Elle Cosimano

Elle Cosimano photo by Powell Woulfe Photography

Photo by Powell Woulfe Photography

"If you sifted through the books in my office right now, including those I’ve written, you’d have a hard time placing me on a single shelf, and I love that."

Before I began writing humorous mysteries for adults, I was penning paranormal thrillers for teens, so it’s no surprise to me that my reading preferences straddle age ranges and span a variety of genres. As a reader, the stack of books on my nightstand is equally weighted between YA fantasies, mysterious capers, and twisty adult suspense novels.

Whether it’s a tale of self-discovery, explored through a character’s journey through their first formative experiences, or a careful unearthing of clues leading to the reveal of a culprit, it’s the discovery that has always captivated me as a reader. I’m drawn to novels that offer a slow but satisfying carving away of layers. I enjoy being along for the ride as a teen protagonist is unraveling the mystery of who they are. And I love that aha moment when their own power is revealed to them, when they realize the answer to whatever existential question they’ve been grappling with and make a conscious choice that will change the outcome of their own story. For me, it delivers the same satisfaction as the grand reveal of a crime thriller or a murder mystery, when the mask is yanked away and the bad guy finally steps out of the shadows.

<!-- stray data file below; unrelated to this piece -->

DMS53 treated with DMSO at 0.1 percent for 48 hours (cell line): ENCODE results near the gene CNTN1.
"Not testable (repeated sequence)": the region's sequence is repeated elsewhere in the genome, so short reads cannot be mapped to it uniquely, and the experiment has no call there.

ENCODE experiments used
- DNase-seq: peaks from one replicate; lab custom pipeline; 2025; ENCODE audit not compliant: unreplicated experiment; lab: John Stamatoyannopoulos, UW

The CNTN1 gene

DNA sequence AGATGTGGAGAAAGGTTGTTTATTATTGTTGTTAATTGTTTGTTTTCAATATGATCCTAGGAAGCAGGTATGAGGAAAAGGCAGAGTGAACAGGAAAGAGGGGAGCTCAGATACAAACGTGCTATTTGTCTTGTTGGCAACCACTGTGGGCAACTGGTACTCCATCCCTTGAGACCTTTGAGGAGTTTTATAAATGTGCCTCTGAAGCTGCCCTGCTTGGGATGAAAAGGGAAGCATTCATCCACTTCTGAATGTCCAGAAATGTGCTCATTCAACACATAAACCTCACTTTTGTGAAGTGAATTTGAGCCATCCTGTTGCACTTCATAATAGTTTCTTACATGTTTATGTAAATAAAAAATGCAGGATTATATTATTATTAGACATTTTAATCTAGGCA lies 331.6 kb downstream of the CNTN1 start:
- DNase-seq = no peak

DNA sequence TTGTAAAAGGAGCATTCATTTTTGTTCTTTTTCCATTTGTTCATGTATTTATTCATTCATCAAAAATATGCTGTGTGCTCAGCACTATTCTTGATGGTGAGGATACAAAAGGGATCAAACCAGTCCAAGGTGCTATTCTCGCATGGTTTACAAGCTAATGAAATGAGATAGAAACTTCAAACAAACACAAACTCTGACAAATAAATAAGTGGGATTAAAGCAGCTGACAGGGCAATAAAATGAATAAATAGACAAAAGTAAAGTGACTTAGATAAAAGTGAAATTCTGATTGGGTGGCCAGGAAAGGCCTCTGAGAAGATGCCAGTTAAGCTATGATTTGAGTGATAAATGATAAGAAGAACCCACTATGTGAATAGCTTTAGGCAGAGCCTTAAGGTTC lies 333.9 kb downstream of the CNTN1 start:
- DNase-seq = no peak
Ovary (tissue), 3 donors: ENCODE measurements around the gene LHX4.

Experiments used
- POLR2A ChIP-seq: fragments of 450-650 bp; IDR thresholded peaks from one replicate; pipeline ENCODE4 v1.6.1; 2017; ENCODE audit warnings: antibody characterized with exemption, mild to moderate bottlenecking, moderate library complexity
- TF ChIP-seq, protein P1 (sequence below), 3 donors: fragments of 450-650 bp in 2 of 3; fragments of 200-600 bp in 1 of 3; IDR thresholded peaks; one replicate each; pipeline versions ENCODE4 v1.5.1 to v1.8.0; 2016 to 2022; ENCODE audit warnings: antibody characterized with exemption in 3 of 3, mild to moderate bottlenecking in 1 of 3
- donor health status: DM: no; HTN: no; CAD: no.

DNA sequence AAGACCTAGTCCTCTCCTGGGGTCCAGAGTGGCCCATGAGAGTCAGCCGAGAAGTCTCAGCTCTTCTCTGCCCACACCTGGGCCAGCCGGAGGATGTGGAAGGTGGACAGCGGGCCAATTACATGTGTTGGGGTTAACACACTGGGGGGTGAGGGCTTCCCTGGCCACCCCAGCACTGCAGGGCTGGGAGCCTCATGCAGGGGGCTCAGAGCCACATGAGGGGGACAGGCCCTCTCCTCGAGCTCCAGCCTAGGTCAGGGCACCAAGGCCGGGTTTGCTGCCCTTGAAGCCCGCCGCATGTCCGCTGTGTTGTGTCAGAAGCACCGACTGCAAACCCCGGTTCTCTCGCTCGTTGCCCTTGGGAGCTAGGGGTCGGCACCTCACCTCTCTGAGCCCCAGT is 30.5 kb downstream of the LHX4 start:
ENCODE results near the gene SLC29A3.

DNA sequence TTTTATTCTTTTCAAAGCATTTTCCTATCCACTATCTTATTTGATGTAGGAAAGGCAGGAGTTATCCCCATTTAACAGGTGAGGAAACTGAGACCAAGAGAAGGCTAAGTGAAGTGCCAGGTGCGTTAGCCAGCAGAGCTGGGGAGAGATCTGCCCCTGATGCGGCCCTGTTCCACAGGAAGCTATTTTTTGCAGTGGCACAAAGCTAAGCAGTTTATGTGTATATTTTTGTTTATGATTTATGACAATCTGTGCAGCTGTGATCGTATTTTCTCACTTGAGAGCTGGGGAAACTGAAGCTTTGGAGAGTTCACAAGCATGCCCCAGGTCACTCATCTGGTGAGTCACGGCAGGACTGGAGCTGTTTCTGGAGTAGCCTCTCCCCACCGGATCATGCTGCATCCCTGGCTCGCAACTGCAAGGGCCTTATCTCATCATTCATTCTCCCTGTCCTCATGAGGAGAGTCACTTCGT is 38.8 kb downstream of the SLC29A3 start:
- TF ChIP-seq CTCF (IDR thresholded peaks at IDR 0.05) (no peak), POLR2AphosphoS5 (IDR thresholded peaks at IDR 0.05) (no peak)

In a story for any age group, in any genre, that moment of reveal should feel earned, and I gravitate toward stories that artfully craft layers of character within the plot, or the ones in which nuanced breadcrumbs are thoughtfully doled out, allowing me to make small discoveries alongside the hero. My favorite novels of all manage to do both, weaving a carefully constructed examination of a character’s formative years within the framework of a brilliant mystery or an unputdownable suspense story, like Steven Hamilton’s The Lock Artist, Megan Miranda’s All The Missing Girls, or Tana French’s The Secret Place. I balance these darker tales with lighter, more humorous ones like Lisa Lutz’s The Spellman Files, Darynda JonesA Bad Day for Sunshine, or Colleen Oakley’s The Mostly True Story of Tanner and Louise, each of which incorporates a cross-generational cast and coming-of-age themes, and all of which straddle more than one library category.

If you sifted through the books in my office right now, including those I’ve written, you’d have a hard time placing me on a single shelf, and I love that. My favorite stories (and storytellers) are the ones that defy age while bending genres.


Elle Cosimano is a USA Today bestselling author, an International Thriller Award winner, a Bram Stoker Award finalist, and an Edgar® Award nominee. Her acclaimed young adult novels include Nearly Gone, Holding Smoke, The Suffering Tree, and Seasons of the Storm. Elle’s debut novel for adults, Finlay Donovan Is Killing It, kicked off a witty, fast-paced contemporary mystery series, which was a PEOPLE Magazine Pick and was named one of New York Public Library's Best Books of 2021. In addition to writing novels for teens and adults, her essays have appeared in The Huffington Post and Time. Elle lives with her husband and two sons in Virginia.

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